A proposal to create an independent 13-member redistricting commission will appear before Michigan voters in November, the state’s highest court ruled late Tuesday.
In a 4-3 decision, the Michigan Supreme Court ruled that voter-initiated amendments can appear before voters as long as they do not “significantly alter or abolish the form or structure of our government, making it tantamount to creating a new constitution.”
The independent redistricting proposal brought by Voters Not Politicians “surpasses these hurdles and is a permissible voter-initiated amendment,” Justice David Viviano, writing for the majority, said in the opinion.
Michigan is often cited as one of the most gerrymandered states in the country, where Democratic voters are packed in Detroit and Ann Arbor.
While the ballot initiative will appear before voters, this is just the first hurdle cleared by the pro-redistricting campaign. The redistricting ballot initiative is ripe territory for out-of-state funding and dark money campaigns trying to influence voters in a politically crucial state.
An independent redistricting commission could have serious implications for the the political landscape of the country given that Michigan is a swing state and the proposal would require Michigan’s congressional and legislative districts to be redrawn. The Trump campaign spent millions in get-out-to-vote initiatives in Florida, Michigan, Wisconsin and Pennsylvania in the final days of the 2016 elections, states that secured Trump the Oval Office. Trump won Michigan in 2016 by 10,700 votes, a state President Barack Obama won in 2012 by 9.5 percentage points.
Lawyers for Citizens Protecting Michigan’s Constitution, the opposition campaign primarily funded by the Michigan Chamber of Commerce, filed a lawsuit in April arguing that the ballot initiative to create an independent redistricting commission warranted a revision of the state’s constitution rather than an amendment presented to Michigan voters in November.
In June, the Michigan Court of Appeals rejected the lawsuit, prompting an appeal to the state’s highest court.
The Michigan Chamber of Commerce on Wednesday said it was “disappointed” in the decision.
“Unfortunately, Michiganders are now left to wonder what the rules are for future petition drives and ballot proposals,” Chamber President and CEO Rich Studley said in a statement. The Chamber will “take no further legal action regarding this ballot proposal,” said Jim Holcomb, executive vice president and general counsel for the Michigan Chamber.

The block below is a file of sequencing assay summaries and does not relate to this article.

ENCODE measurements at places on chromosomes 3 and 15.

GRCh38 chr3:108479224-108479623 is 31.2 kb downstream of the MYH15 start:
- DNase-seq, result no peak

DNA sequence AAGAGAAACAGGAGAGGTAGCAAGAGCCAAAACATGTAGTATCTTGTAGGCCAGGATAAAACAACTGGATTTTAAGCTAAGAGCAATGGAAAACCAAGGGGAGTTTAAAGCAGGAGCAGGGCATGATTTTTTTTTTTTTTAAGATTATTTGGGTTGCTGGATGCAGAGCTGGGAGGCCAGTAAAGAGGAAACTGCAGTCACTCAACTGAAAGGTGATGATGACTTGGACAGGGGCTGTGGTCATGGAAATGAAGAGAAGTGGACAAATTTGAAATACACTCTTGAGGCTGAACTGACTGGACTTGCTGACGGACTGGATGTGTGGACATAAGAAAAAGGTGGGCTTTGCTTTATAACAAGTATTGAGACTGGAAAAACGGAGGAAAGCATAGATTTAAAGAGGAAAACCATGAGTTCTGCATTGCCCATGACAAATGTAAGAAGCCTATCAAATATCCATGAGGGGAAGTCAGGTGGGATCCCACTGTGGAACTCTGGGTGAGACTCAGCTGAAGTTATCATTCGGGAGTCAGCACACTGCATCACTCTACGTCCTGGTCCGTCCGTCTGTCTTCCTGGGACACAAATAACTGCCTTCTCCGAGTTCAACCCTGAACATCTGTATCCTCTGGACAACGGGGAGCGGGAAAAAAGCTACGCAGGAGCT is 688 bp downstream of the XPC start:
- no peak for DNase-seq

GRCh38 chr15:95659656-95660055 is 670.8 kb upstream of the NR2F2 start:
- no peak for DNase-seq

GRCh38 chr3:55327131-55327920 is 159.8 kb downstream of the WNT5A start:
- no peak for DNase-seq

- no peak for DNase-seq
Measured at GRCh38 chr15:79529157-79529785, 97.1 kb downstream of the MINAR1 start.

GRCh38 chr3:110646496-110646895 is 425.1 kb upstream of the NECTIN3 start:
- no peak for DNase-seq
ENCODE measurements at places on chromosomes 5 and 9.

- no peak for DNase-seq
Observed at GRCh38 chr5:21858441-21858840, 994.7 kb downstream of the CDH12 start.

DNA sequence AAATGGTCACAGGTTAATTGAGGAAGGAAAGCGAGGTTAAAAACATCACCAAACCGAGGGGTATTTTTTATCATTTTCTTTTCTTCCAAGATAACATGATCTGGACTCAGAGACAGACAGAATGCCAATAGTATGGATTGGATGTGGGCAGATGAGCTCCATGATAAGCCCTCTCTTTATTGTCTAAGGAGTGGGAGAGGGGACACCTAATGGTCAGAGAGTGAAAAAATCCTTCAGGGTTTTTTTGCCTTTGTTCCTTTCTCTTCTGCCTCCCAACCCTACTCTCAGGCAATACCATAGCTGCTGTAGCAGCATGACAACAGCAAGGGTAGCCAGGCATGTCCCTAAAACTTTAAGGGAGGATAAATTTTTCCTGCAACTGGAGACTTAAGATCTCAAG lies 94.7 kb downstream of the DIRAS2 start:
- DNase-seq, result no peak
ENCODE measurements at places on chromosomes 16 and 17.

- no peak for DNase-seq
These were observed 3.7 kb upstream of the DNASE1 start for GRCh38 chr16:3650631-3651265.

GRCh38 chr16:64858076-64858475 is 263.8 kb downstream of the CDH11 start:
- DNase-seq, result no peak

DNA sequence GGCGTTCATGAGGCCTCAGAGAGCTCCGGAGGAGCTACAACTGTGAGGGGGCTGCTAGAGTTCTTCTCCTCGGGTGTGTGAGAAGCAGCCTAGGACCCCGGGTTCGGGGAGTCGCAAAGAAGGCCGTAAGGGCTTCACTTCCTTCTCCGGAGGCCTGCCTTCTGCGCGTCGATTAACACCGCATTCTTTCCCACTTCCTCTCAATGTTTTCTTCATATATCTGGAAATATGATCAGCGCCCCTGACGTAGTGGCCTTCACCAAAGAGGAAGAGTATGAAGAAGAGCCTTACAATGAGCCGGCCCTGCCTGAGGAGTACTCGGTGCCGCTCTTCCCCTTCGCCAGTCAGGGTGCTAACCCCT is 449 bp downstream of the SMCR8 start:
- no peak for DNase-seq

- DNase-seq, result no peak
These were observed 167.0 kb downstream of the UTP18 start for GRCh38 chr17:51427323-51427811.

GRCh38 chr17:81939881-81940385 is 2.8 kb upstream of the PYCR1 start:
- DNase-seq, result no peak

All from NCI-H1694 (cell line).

Efforts to reach the Michigan Chamber of Commerce for additional comment was unsuccessful.
Meanwhile, the lawyers for Voters Not Politicians, the campaign advocating for the ballot initiative, disputed the opposition’s argument, saying that the ballot initiative should be an amendment to the state’s constitution because it’s sole purpose is to reform the way congressional and legislative districts are drawn.
“Our state Constitution begins with, ‘All political power is inherent in the people.’ The court’s decision upholds our right as citizens to petition our government for positive change,” said Katie Fahey, the founder and executive director of Voters Not Politicians.
In the majority opinion, Viviano noted that the case has “broad significance” for residents of the state and the constitutional limitations on the power they have to put forward voter-initiated amendments.
“It is not a judge’s role to philosophize a theory of government. Rather, we are stewards of the people and must faithfully abide by the decisions they make through the laws they adopt. We accomplish this by adhering to the plain meaning of the text of those laws. Here, that approach leads us to conclude that a voter-initiated amendment… is permissible,” Viviano wrote.
Viviano was joined in the opinion by fellow Republican appointee Elizabeth Clement—who is up for re-election and has received the endorsement of the Michigan Chamber of Commerce— and Democratic-nominated Justices Bridget McCormack and Richard Bernstein.
In a sharply worded dessent, Chief Justice Stephen Markman said the ballot initiative would create the establishment of a “super-administrative” commission to “to carry out the foundational role of self-government” and would affect the “foundation power” of government.